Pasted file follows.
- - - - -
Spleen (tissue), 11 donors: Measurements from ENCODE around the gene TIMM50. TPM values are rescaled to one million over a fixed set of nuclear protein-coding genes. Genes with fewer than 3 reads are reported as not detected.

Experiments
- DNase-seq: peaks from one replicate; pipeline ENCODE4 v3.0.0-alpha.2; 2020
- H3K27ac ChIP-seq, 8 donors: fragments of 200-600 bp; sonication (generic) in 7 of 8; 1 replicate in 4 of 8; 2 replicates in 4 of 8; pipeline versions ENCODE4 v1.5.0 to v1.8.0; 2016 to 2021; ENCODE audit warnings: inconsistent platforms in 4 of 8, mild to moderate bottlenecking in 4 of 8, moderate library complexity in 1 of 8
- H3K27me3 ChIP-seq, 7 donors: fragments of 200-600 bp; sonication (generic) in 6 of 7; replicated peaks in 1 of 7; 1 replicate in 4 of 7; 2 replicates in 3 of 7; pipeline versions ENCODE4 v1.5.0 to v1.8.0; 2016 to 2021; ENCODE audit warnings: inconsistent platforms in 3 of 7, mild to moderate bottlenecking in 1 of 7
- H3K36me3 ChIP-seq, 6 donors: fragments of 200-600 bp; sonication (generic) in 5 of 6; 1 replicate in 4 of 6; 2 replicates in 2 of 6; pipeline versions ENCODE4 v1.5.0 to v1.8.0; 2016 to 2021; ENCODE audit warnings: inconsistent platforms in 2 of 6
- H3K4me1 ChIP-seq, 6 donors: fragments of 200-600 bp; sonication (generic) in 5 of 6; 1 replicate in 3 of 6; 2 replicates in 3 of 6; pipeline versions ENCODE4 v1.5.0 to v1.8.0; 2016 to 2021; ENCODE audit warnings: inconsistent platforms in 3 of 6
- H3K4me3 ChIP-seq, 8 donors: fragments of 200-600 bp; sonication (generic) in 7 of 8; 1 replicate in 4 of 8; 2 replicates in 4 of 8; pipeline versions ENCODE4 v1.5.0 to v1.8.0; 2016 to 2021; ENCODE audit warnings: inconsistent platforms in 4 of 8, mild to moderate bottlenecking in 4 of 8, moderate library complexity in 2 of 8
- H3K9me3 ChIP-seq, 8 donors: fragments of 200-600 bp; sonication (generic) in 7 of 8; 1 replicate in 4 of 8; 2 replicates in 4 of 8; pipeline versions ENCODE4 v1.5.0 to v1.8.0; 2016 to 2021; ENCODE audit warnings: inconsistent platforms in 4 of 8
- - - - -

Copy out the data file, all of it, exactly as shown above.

Spleen (tissue), 11 donors: Measurements from ENCODE around the gene TIMM50. TPM values are rescaled to one million over a fixed set of nuclear protein-coding genes. Genes with fewer than 3 reads are reported as not detected.

Experiments
- DNase-seq: peaks from one replicate; pipeline ENCODE4 v3.0.0-alpha.2; 2020
- H3K27ac ChIP-seq, 8 donors: fragments of 200-600 bp; sonication (generic) in 7 of 8; 1 replicate in 4 of 8; 2 replicates in 4 of 8; pipeline versions ENCODE4 v1.5.0 to v1.8.0; 2016 to 2021; ENCODE audit warnings: inconsistent platforms in 4 of 8, mild to moderate bottlenecking in 4 of 8, moderate library complexity in 1 of 8
- H3K27me3 ChIP-seq, 7 donors: fragments of 200-600 bp; sonication (generic) in 6 of 7; replicated peaks in 1 of 7; 1 replicate in 4 of 7; 2 replicates in 3 of 7; pipeline versions ENCODE4 v1.5.0 to v1.8.0; 2016 to 2021; ENCODE audit warnings: inconsistent platforms in 3 of 7, mild to moderate bottlenecking in 1 of 7
- H3K36me3 ChIP-seq, 6 donors: fragments of 200-600 bp; sonication (generic) in 5 of 6; 1 replicate in 4 of 6; 2 replicates in 2 of 6; pipeline versions ENCODE4 v1.5.0 to v1.8.0; 2016 to 2021; ENCODE audit warnings: inconsistent platforms in 2 of 6
- H3K4me1 ChIP-seq, 6 donors: fragments of 200-600 bp; sonication (generic) in 5 of 6; 1 replicate in 3 of 6; 2 replicates in 3 of 6; pipeline versions ENCODE4 v1.5.0 to v1.8.0; 2016 to 2021; ENCODE audit warnings: inconsistent platforms in 3 of 6
- H3K4me3 ChIP-seq, 8 donors: fragments of 200-600 bp; sonication (generic) in 7 of 8; 1 replicate in 4 of 8; 2 replicates in 4 of 8; pipeline versions ENCODE4 v1.5.0 to v1.8.0; 2016 to 2021; ENCODE audit warnings: inconsistent platforms in 4 of 8, mild to moderate bottlenecking in 4 of 8, moderate library complexity in 2 of 8
- H3K9me3 ChIP-seq, 8 donors: fragments of 200-600 bp; sonication (generic) in 7 of 8; 1 replicate in 4 of 8; 2 replicates in 4 of 8; pipeline versions ENCODE4 v1.5.0 to v1.8.0; 2016 to 2021; ENCODE audit warnings: inconsistent platforms in 4 of 8